Selling or renting property? If so, you will no doubt already know that you need an Energy Performance Certificate (EPC). Most home-owners however, have no idea what the DEA (domestic energy assessor) will be looking at and how they can help.
Energy Performance Certificate
To produce the Energy Performance Certificate (EPC) the DEA will initially assess the construction of the property, including measuring the thickness of the walls. If you have any insulation installed to the walls, either in the form of cavity wall insulation, or internal/external insulation for solid walls, then dig out your certificate. It can mean a few extra points on your final result.
Windows – the energy assessor will be checking the glazing type, and checking each of the seals for the effectiveness of the draughtproofing. If your windows were installed post 2002, again find your certficate/guarantee as the DEA needs evidence.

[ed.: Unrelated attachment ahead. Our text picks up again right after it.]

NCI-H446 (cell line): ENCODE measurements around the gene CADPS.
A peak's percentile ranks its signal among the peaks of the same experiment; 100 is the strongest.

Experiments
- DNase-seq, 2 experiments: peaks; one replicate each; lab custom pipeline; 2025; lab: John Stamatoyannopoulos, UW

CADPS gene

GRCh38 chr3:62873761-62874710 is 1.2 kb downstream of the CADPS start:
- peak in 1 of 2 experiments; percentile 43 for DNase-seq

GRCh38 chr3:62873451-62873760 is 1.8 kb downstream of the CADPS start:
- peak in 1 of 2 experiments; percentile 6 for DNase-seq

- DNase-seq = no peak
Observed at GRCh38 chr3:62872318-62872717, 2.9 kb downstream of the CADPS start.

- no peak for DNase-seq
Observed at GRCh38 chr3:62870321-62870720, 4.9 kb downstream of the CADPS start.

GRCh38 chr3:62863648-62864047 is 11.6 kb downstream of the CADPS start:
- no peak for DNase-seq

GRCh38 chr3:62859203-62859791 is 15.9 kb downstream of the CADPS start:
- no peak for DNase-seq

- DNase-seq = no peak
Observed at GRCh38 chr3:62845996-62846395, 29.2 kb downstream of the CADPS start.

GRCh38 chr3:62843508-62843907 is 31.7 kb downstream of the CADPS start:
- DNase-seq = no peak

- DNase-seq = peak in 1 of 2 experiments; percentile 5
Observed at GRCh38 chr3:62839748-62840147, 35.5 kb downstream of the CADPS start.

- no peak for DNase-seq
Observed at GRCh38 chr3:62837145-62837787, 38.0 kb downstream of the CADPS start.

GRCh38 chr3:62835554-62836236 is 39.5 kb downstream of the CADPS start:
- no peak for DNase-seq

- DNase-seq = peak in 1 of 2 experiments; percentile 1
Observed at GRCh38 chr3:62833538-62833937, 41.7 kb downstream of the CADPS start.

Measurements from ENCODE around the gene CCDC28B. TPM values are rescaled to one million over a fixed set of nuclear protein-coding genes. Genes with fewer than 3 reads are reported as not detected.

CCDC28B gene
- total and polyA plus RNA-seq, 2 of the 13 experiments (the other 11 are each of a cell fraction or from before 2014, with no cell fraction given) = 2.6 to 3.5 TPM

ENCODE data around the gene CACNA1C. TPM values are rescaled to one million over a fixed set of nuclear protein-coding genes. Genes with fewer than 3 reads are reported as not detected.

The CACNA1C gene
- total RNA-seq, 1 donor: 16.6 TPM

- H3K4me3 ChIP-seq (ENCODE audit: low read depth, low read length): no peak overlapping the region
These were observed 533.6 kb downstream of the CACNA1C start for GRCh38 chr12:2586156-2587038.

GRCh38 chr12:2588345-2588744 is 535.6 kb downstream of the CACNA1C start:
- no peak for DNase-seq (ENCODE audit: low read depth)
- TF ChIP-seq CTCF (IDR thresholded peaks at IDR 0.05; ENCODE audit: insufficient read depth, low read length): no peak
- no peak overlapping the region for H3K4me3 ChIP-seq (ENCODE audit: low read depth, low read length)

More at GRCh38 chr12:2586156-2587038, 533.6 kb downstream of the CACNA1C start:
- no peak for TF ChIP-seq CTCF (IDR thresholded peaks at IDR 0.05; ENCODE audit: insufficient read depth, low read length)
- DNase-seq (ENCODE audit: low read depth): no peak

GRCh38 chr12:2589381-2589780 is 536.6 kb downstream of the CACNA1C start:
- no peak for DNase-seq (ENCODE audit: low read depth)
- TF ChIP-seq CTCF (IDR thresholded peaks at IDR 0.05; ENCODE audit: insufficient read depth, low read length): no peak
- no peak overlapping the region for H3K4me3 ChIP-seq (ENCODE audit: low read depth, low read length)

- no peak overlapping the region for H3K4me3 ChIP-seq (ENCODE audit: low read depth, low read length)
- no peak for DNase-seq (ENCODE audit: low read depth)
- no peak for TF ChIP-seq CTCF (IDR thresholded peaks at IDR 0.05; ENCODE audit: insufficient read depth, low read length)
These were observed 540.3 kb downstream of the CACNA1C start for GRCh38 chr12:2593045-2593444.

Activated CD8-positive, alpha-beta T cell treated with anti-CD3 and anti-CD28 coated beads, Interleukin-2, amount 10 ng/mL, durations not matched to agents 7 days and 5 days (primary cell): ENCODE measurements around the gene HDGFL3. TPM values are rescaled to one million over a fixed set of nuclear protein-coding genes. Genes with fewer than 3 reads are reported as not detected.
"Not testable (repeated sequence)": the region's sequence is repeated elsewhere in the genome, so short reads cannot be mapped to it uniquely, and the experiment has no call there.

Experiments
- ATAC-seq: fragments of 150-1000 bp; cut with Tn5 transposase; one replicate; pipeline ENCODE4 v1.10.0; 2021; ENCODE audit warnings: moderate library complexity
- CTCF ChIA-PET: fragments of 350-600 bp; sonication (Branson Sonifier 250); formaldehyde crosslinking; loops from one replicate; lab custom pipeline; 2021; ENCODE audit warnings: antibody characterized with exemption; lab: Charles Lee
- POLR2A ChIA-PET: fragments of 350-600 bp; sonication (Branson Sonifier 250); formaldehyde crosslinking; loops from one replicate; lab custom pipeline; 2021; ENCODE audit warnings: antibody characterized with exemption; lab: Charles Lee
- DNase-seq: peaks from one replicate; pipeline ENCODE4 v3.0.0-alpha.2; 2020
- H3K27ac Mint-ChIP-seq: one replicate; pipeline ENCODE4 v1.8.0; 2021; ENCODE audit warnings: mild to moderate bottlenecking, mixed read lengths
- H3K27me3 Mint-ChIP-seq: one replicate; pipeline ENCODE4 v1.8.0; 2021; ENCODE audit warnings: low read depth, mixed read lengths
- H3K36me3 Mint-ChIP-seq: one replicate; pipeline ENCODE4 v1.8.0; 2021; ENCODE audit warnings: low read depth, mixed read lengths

Heating and lighting – the energy assessor will look at the heating systems installed and at the lighting. What percentage is low energy? Do you have a flue gas heat recovery system, or a waste water heat recovery system. If so, ensure your DEA sees your documentation.
The property – to calculate the cubic volume of the property, the energy assessor will measure the property and draw a floor plan.
Once all the data is collected, the DEA will enter the information and generate the actual Energy Performance Certificate. Keep a copy of this, as under current legislation, the EPC is valid for 10 years. The estate agent will need the certificate, and will attach the front page to your property sales particulars.